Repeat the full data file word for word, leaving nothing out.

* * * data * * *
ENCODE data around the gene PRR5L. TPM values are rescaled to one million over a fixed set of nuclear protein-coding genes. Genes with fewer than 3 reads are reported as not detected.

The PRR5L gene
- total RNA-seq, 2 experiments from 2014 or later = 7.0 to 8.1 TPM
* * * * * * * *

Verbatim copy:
ENCODE data around the gene PRR5L. TPM values are rescaled to one million over a fixed set of nuclear protein-coding genes. Genes with fewer than 3 reads are reported as not detected.

The PRR5L gene
- total RNA-seq, 2 experiments from 2014 or later = 7.0 to 8.1 TPM